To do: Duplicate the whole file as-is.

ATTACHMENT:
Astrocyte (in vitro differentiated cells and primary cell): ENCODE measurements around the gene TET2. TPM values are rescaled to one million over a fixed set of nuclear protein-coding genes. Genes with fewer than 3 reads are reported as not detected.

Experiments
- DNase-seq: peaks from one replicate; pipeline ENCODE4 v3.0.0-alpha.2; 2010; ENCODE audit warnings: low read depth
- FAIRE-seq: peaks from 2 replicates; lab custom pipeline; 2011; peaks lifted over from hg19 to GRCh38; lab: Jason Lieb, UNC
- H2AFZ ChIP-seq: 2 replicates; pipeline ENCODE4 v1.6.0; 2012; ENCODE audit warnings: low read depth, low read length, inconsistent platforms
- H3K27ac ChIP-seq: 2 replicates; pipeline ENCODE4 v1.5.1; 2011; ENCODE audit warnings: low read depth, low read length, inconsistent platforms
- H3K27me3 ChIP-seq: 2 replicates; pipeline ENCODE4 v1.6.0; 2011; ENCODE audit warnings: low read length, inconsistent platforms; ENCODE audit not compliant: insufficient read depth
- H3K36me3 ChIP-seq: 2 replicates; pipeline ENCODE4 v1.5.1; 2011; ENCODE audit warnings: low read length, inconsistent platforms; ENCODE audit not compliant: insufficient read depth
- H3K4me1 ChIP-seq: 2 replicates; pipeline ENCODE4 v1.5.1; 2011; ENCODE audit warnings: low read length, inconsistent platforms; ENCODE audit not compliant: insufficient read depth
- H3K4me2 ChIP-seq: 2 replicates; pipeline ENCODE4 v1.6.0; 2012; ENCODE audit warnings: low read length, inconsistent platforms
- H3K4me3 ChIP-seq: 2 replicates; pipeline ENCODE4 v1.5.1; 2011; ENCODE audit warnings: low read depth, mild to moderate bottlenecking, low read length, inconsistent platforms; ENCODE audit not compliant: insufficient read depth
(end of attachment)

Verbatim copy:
Astrocyte (in vitro differentiated cells and primary cell): ENCODE measurements around the gene TET2. TPM values are rescaled to one million over a fixed set of nuclear protein-coding genes. Genes with fewer than 3 reads are reported as not detected.

Experiments
- DNase-seq: peaks from one replicate; pipeline ENCODE4 v3.0.0-alpha.2; 2010; ENCODE audit warnings: low read depth
- FAIRE-seq: peaks from 2 replicates; lab custom pipeline; 2011; peaks lifted over from hg19 to GRCh38; lab: Jason Lieb, UNC
- H2AFZ ChIP-seq: 2 replicates; pipeline ENCODE4 v1.6.0; 2012; ENCODE audit warnings: low read depth, low read length, inconsistent platforms
- H3K27ac ChIP-seq: 2 replicates; pipeline ENCODE4 v1.5.1; 2011; ENCODE audit warnings: low read depth, low read length, inconsistent platforms
- H3K27me3 ChIP-seq: 2 replicates; pipeline ENCODE4 v1.6.0; 2011; ENCODE audit warnings: low read length, inconsistent platforms; ENCODE audit not compliant: insufficient read depth
- H3K36me3 ChIP-seq: 2 replicates; pipeline ENCODE4 v1.5.1; 2011; ENCODE audit warnings: low read length, inconsistent platforms; ENCODE audit not compliant: insufficient read depth
- H3K4me1 ChIP-seq: 2 replicates; pipeline ENCODE4 v1.5.1; 2011; ENCODE audit warnings: low read length, inconsistent platforms; ENCODE audit not compliant: insufficient read depth
- H3K4me2 ChIP-seq: 2 replicates; pipeline ENCODE4 v1.6.0; 2012; ENCODE audit warnings: low read length, inconsistent platforms
- H3K4me3 ChIP-seq: 2 replicates; pipeline ENCODE4 v1.5.1; 2011; ENCODE audit warnings: low read depth, mild to moderate bottlenecking, low read length, inconsistent platforms; ENCODE audit not compliant: insufficient read depth